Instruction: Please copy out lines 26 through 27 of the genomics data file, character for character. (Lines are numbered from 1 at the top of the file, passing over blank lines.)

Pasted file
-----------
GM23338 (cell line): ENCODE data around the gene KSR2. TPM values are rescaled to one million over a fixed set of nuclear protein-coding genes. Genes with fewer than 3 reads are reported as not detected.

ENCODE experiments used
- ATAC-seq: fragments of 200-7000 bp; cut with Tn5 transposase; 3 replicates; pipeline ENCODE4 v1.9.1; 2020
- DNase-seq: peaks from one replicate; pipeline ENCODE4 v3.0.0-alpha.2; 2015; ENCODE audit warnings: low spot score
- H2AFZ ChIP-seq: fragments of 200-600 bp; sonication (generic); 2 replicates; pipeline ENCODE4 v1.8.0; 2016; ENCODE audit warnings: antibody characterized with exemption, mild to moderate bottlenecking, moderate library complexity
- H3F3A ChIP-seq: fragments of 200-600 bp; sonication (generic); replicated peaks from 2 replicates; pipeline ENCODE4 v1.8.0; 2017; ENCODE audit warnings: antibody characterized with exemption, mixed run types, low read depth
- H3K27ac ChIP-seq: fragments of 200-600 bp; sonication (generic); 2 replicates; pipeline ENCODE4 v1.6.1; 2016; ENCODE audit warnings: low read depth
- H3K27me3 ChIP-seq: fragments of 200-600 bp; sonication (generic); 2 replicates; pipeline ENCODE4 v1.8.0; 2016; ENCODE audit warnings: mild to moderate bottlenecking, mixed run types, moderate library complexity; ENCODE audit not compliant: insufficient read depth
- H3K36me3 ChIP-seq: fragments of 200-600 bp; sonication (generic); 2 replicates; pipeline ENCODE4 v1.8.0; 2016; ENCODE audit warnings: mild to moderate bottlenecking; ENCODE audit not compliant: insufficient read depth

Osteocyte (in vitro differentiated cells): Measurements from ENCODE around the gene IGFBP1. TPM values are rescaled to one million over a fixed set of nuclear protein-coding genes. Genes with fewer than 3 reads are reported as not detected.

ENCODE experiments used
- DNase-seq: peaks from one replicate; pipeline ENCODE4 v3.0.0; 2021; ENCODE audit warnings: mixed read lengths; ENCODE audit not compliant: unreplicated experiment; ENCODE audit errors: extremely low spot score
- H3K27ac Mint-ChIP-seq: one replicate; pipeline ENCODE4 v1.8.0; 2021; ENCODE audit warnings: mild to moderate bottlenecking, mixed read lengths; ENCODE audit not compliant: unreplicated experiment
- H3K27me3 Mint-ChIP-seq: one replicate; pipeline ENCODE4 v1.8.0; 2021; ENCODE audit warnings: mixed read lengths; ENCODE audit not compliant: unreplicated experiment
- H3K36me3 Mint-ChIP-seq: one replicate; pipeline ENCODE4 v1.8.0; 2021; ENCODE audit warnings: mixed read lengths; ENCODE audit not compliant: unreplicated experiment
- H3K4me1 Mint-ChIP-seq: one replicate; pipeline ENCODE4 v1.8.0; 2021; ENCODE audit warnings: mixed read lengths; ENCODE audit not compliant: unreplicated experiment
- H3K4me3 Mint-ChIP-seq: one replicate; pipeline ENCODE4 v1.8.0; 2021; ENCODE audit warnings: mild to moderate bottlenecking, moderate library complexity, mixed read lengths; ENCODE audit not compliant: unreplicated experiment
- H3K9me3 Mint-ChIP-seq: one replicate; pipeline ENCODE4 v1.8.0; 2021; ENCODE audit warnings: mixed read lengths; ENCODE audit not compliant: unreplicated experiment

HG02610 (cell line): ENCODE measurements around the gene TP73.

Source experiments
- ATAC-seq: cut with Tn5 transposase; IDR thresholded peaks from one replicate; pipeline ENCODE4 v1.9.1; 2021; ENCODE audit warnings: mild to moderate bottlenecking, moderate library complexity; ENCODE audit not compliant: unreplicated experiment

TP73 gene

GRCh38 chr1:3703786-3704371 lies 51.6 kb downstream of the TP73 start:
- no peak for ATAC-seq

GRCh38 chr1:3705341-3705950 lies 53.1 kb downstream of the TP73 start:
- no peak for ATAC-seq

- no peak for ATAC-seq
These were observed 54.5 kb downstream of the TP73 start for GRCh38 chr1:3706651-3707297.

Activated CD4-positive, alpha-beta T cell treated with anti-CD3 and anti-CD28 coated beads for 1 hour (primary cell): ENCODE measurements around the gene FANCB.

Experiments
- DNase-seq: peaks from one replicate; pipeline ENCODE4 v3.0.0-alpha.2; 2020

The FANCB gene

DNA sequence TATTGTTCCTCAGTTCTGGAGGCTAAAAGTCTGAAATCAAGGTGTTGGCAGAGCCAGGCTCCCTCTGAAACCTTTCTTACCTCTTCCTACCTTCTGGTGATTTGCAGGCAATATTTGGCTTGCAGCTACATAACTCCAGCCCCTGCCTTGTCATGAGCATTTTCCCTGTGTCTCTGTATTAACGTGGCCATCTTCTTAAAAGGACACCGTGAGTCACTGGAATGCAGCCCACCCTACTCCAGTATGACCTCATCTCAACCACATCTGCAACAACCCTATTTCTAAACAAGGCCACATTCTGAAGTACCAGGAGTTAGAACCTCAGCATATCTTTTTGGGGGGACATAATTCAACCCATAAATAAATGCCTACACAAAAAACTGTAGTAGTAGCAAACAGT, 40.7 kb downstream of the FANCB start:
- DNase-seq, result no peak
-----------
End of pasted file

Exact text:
- no peak for ATAC-seq

- no peak for ATAC-seq